In Santosh Kumar Singh v. State, popularly referred to as the Priyadarshini Mattoo case, owing to the enormous pressure put by the media, the High Court reopened the case and sentenced the accused to death. The Trial Court had acquitted him owing to him being the son of an Inspector General. 

The Supreme Court in Sahara India Real Estate Corp. v. SEBI, was asked to frame appropriate guidelines for the media in sub judice matters. The judgement believed that there had to be a delicate balance between the right to a fair trial and the right to freedom of expression, and hence decided that postponement orders would be the appropriate solution in that case. The right to freedom of expression is what prevents the Court from filing the contempt cases in the first place. The case also went on to add that the media provides a link between the people and the Courts, whose decisions ultimately become the law of the land. The Court went on to add that unique solutions are required, for neither the right to freedom of expression nor the right to fair trial must be compromised.

A free media is essential for it to discharge its functions properly. But it has to be understood that there is no particular right granted to the media. It is subject to Art. 19(2), while exercising their freedom as provided in Art. 19(1)(a). To enable the media to do its job, the Courts do not, except in extreme cases, initiate contempt proceedings. Even S. 3, S. 4, S. 5, S. 7, and S. 13 of the Act provide an understanding as to where the line must be drawn with respect to Court proceedings and media interference. The 200th Law Commission Report also thought on these lines and came up with the following recommendations –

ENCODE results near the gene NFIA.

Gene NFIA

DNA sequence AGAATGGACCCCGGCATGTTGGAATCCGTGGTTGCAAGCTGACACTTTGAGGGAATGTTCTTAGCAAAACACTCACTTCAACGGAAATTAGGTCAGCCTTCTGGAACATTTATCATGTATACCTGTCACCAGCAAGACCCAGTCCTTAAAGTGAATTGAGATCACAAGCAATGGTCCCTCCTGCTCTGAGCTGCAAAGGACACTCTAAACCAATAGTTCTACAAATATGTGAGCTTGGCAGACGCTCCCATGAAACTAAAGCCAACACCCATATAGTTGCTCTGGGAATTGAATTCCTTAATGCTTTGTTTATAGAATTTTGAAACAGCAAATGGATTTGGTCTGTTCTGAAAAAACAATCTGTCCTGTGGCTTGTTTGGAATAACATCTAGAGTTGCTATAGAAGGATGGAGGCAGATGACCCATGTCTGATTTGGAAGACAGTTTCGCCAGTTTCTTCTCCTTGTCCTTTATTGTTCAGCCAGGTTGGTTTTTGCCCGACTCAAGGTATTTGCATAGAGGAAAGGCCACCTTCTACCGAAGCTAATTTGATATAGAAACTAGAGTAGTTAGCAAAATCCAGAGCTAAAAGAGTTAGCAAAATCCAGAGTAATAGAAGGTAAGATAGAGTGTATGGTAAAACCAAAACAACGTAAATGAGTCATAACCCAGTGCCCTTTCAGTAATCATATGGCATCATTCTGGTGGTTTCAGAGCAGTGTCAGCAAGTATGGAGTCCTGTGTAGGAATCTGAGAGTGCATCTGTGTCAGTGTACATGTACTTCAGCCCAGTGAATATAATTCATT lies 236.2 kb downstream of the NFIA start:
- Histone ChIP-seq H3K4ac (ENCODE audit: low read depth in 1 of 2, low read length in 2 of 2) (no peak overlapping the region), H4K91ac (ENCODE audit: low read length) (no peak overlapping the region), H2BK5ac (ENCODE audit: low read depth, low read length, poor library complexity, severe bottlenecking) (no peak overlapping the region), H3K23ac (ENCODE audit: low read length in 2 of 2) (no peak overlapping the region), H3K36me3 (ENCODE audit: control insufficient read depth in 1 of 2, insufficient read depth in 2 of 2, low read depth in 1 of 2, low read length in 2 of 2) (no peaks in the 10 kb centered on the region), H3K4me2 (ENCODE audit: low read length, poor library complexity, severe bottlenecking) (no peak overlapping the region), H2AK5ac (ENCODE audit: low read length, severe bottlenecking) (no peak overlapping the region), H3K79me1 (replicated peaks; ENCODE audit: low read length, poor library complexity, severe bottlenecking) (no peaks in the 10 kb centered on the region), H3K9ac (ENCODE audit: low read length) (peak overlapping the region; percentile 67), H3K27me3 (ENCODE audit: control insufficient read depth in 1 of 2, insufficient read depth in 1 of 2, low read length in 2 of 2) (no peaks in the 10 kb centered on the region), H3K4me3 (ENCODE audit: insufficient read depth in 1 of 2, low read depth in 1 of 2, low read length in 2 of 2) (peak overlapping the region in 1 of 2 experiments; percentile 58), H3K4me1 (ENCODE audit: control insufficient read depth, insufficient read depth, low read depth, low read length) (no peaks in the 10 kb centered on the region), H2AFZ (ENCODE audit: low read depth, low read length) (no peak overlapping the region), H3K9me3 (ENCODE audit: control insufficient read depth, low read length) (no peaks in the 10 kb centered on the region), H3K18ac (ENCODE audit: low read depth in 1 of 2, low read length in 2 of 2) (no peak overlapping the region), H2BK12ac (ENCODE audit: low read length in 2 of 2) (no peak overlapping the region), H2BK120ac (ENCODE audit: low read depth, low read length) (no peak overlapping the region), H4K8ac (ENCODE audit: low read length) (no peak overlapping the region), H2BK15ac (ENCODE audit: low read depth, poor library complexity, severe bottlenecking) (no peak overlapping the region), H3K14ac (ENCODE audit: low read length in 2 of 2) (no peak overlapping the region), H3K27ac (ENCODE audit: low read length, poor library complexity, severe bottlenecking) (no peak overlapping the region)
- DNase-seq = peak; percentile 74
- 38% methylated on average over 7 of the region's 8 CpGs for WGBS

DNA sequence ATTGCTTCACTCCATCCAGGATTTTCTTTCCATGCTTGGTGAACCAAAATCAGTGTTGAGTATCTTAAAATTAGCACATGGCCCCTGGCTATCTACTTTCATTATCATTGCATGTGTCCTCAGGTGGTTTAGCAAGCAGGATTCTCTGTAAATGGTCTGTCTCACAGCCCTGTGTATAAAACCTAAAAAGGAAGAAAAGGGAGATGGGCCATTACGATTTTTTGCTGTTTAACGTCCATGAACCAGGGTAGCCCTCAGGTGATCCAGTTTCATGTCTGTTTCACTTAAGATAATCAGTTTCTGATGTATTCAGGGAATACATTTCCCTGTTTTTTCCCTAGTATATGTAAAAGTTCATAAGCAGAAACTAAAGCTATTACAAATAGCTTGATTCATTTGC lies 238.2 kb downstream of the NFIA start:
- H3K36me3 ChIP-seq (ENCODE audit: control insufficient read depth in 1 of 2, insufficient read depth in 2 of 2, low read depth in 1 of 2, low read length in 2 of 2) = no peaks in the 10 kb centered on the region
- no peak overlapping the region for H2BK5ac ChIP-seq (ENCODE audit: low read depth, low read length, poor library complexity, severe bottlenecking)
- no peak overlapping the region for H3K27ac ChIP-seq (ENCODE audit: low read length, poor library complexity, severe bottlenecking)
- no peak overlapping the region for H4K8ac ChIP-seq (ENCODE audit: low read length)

• Insertion of definition of publication to expand the scope of the Act.
  • Arrest to be considered to be the starting point for a case to be pending before the Courts.
  • Insertion of a separate section that covers S. 2(c)(ii) and S. 2(c)(iii) so that the procedure as already stated in S. 15(1) of the Act applies.
  • Allow postponement of publication when it affects the active criminal proceedings and not postponing the reporting of cases sub judice. 


The power to govern the contempt of court is provided to the Supreme Court in Art. 129 and the High Courts in Art. 215. This means that regardless of the Act, the Courts are vested with such powers through a constitutional mandate. However, this does not mean that the Act should not be amended. The Act has to be amended in so far as the idea of inherent jurisdiction be explained in greater lengths. It has to be made clear that if a particular judge calls for contempt proceedings because his name is tarnished, then he does not sit on the bench for the same. Such a procedure is provided for in the Act, but it not mandatory, and it should be made so.

The circumstances wherein contempt proceedings can be initiated must be redefined so that it can be done so more for the sake of the trial or that of justice. The court being scandalised by a particular action must have stricter provisions as it is almost as if the Judges are easily provoked these days, which should not be the case. The Act must also be amended to explicitly include the distinction between the Courts being scandalised and an individual Judge being scorned. In the latter case, defamation is the solution and not a contempt case. 

The vagueness of the definitions stated in the Act must be resolved in the earliest so as to provide clear cut directions as to what constitutes contempt and what does not. Another point to note is that the publications at the pre-trial stage are precluded from contempt proceedings. This is being exploited by the media to a large extent. The solution is to amend the Act to cover this time as well. This vagueness has resulted in contradicting decisions of the Courts themselves. While this does come with the added bonus of increasing the discretionary power granted to the judges, reducing the vagueness of the sections would be the solution. Times are changing very quickly and hence, the Act has to be amended to cover the trials and tribulations of the modern times.